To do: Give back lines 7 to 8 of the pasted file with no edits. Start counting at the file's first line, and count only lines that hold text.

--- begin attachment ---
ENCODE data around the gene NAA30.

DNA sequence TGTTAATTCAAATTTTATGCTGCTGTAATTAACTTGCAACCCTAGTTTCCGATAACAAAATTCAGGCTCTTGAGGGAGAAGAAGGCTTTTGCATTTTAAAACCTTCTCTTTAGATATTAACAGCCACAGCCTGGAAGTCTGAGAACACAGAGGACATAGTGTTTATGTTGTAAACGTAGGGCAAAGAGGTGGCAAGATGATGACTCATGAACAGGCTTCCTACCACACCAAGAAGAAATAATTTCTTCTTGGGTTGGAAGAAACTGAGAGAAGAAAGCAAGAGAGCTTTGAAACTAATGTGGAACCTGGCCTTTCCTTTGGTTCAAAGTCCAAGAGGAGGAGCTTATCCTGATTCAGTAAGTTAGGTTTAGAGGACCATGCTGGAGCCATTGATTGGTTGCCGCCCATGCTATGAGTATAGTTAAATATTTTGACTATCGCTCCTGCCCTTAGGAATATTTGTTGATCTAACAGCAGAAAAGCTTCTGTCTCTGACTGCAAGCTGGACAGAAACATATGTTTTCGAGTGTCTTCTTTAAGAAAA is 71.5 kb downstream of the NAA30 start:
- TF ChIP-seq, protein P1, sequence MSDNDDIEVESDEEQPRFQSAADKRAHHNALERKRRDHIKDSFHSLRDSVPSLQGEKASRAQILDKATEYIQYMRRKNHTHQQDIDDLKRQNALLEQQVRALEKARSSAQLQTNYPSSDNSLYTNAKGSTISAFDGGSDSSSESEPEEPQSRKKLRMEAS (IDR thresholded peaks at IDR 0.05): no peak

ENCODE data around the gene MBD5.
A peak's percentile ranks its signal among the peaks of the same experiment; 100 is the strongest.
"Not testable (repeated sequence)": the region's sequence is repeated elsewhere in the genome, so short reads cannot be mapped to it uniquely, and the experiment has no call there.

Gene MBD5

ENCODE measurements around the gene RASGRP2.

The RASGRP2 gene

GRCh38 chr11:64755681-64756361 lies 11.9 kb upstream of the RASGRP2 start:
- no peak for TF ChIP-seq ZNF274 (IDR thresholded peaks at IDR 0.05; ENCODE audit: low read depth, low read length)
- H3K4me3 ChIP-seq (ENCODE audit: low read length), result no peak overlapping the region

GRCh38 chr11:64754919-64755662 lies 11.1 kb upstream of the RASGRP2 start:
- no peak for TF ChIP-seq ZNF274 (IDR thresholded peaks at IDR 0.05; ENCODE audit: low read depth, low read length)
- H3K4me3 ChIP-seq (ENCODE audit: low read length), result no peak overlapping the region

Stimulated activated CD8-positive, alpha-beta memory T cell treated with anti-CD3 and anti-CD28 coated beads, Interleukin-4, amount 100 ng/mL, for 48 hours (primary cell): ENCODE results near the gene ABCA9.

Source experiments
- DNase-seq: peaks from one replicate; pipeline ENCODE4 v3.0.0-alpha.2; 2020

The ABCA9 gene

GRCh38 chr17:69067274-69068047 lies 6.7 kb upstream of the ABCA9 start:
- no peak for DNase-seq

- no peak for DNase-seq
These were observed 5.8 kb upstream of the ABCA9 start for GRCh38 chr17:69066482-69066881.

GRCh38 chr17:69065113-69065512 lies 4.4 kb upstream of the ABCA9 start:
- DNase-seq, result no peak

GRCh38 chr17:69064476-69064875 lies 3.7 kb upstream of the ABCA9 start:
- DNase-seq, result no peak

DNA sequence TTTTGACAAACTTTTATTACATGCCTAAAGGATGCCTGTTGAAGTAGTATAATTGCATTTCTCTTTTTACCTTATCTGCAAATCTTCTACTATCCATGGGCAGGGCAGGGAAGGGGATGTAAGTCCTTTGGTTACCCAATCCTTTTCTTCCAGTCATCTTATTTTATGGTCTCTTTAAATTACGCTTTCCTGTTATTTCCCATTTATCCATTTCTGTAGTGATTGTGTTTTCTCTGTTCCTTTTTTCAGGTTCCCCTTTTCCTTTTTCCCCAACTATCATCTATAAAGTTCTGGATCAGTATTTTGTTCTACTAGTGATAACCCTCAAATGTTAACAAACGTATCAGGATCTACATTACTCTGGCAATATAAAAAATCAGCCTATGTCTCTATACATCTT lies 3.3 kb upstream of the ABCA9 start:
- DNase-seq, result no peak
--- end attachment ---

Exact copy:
Gene MBD5

ENCODE measurements around the gene RASGRP2.